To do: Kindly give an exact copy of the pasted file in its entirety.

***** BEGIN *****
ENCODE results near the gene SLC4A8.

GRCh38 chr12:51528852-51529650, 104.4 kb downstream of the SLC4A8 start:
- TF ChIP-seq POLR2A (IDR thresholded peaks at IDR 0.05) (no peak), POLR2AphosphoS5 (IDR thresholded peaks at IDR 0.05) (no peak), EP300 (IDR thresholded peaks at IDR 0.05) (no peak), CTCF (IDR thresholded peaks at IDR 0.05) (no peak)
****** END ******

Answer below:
ENCODE results near the gene SLC4A8.

GRCh38 chr12:51528852-51529650, 104.4 kb downstream of the SLC4A8 start:
- TF ChIP-seq POLR2A (IDR thresholded peaks at IDR 0.05) (no peak), POLR2AphosphoS5 (IDR thresholded peaks at IDR 0.05) (no peak), EP300 (IDR thresholded peaks at IDR 0.05) (no peak), CTCF (IDR thresholded peaks at IDR 0.05) (no peak)